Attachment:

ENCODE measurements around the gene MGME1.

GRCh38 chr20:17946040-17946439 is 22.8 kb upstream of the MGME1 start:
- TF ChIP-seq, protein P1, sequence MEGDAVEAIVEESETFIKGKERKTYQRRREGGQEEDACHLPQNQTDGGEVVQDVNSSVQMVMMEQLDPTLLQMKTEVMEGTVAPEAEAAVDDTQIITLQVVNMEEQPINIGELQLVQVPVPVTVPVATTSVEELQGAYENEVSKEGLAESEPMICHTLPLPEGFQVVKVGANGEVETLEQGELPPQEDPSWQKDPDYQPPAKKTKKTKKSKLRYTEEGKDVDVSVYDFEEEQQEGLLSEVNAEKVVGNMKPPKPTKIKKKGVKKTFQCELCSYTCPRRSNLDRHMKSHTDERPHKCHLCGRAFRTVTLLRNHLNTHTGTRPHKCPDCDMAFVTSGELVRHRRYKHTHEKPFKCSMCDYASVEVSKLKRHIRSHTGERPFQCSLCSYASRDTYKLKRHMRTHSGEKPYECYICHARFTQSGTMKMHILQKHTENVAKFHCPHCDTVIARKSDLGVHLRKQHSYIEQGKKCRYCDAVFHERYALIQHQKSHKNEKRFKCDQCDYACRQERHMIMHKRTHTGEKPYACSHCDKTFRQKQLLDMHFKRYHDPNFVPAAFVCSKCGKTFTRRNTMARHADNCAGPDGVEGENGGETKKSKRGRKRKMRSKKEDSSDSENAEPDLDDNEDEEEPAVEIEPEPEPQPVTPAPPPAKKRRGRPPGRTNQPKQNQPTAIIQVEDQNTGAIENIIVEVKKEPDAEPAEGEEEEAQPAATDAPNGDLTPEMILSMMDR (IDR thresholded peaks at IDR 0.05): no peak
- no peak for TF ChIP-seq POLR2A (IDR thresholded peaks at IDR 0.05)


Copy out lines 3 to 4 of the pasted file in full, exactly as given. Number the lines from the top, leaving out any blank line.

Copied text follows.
- TF ChIP-seq, protein P1, sequence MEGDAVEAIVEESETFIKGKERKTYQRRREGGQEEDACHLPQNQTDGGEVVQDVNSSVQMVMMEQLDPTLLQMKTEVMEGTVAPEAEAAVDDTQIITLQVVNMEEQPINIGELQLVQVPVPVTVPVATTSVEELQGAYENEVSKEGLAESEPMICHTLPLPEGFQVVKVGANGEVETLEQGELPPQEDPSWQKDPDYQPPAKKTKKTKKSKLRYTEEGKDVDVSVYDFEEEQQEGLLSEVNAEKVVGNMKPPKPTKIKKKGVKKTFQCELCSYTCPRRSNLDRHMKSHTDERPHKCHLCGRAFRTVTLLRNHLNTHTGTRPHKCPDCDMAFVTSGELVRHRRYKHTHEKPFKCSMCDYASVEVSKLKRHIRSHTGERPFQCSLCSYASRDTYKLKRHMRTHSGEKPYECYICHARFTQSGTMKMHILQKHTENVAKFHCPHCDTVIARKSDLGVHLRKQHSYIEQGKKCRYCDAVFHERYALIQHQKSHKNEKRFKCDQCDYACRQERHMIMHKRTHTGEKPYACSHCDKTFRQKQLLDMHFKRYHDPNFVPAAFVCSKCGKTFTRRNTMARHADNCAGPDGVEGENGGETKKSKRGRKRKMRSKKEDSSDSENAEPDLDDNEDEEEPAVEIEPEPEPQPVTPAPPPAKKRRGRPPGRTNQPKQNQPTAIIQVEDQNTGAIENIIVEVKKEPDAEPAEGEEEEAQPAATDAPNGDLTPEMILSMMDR (IDR thresholded peaks at IDR 0.05): no peak
- no peak for TF ChIP-seq POLR2A (IDR thresholded peaks at IDR 0.05)